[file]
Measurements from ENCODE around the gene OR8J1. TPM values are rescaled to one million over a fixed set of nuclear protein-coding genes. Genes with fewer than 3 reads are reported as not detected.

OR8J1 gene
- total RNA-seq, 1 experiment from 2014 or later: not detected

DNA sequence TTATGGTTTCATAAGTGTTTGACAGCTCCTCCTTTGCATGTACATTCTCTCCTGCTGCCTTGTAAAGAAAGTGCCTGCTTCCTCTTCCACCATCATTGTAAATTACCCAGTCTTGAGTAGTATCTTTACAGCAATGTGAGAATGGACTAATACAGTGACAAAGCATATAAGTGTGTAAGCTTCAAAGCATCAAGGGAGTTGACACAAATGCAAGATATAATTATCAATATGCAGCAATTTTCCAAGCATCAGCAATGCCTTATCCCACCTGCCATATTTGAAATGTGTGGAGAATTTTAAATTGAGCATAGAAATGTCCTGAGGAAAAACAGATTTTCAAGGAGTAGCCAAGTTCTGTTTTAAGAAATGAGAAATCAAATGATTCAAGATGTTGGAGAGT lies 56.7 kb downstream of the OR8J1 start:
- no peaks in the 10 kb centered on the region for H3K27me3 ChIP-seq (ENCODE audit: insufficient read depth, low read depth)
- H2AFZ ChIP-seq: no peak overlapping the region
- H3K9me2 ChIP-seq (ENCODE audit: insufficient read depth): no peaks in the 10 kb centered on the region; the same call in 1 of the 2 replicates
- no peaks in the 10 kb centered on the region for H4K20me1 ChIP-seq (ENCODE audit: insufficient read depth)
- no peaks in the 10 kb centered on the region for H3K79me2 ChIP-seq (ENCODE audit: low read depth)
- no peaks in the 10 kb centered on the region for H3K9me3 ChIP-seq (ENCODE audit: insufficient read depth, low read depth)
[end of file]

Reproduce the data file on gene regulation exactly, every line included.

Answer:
Measurements from ENCODE around the gene OR8J1. TPM values are rescaled to one million over a fixed set of nuclear protein-coding genes. Genes with fewer than 3 reads are reported as not detected.

OR8J1 gene
- total RNA-seq, 1 experiment from 2014 or later: not detected

DNA sequence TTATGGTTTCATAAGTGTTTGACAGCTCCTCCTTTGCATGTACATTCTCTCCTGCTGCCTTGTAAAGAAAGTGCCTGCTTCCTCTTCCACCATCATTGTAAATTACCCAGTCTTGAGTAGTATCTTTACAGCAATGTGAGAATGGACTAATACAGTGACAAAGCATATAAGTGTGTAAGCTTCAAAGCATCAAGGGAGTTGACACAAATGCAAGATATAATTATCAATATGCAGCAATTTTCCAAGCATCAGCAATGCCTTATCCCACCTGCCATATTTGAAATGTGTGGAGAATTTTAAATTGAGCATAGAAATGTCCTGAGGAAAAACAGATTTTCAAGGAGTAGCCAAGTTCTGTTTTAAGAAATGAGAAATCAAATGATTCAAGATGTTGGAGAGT lies 56.7 kb downstream of the OR8J1 start:
- no peaks in the 10 kb centered on the region for H3K27me3 ChIP-seq (ENCODE audit: insufficient read depth, low read depth)
- H2AFZ ChIP-seq: no peak overlapping the region
- H3K9me2 ChIP-seq (ENCODE audit: insufficient read depth): no peaks in the 10 kb centered on the region; the same call in 1 of the 2 replicates
- no peaks in the 10 kb centered on the region for H4K20me1 ChIP-seq (ENCODE audit: insufficient read depth)
- no peaks in the 10 kb centered on the region for H3K79me2 ChIP-seq (ENCODE audit: low read depth)
- no peaks in the 10 kb centered on the region for H3K9me3 ChIP-seq (ENCODE audit: insufficient read depth, low read depth)